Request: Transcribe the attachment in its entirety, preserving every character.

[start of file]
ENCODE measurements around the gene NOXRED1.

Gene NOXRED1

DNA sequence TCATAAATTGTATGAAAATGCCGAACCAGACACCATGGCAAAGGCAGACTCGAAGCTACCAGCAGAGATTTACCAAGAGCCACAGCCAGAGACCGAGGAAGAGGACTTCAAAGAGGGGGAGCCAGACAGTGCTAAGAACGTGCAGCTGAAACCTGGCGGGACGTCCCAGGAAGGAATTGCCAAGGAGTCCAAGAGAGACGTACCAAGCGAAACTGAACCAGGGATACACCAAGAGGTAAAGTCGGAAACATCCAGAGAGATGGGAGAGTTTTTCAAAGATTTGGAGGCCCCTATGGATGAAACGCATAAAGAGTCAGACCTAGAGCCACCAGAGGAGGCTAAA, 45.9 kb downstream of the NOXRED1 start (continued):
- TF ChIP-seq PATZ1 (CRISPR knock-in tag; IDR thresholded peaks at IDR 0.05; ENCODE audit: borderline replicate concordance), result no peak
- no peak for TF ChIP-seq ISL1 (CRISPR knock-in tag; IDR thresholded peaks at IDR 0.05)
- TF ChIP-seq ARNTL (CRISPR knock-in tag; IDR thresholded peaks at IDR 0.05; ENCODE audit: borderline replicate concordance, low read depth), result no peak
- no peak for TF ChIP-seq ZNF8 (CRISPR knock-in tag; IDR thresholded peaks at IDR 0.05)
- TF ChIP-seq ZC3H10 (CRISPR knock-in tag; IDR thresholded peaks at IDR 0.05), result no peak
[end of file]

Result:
ENCODE measurements around the gene NOXRED1.

Gene NOXRED1

DNA sequence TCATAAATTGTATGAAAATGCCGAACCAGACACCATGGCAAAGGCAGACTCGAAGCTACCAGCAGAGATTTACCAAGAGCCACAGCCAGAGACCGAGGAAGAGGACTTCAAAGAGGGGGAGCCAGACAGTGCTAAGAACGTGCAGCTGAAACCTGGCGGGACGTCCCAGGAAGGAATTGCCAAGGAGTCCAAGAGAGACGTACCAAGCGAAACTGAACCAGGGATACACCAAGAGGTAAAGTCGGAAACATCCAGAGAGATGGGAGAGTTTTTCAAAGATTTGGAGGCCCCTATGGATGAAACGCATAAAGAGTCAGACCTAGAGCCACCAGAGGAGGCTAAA, 45.9 kb downstream of the NOXRED1 start (continued):
- TF ChIP-seq PATZ1 (CRISPR knock-in tag; IDR thresholded peaks at IDR 0.05; ENCODE audit: borderline replicate concordance), result no peak
- no peak for TF ChIP-seq ISL1 (CRISPR knock-in tag; IDR thresholded peaks at IDR 0.05)
- TF ChIP-seq ARNTL (CRISPR knock-in tag; IDR thresholded peaks at IDR 0.05; ENCODE audit: borderline replicate concordance, low read depth), result no peak
- no peak for TF ChIP-seq ZNF8 (CRISPR knock-in tag; IDR thresholded peaks at IDR 0.05)
- TF ChIP-seq ZC3H10 (CRISPR knock-in tag; IDR thresholded peaks at IDR 0.05), result no peak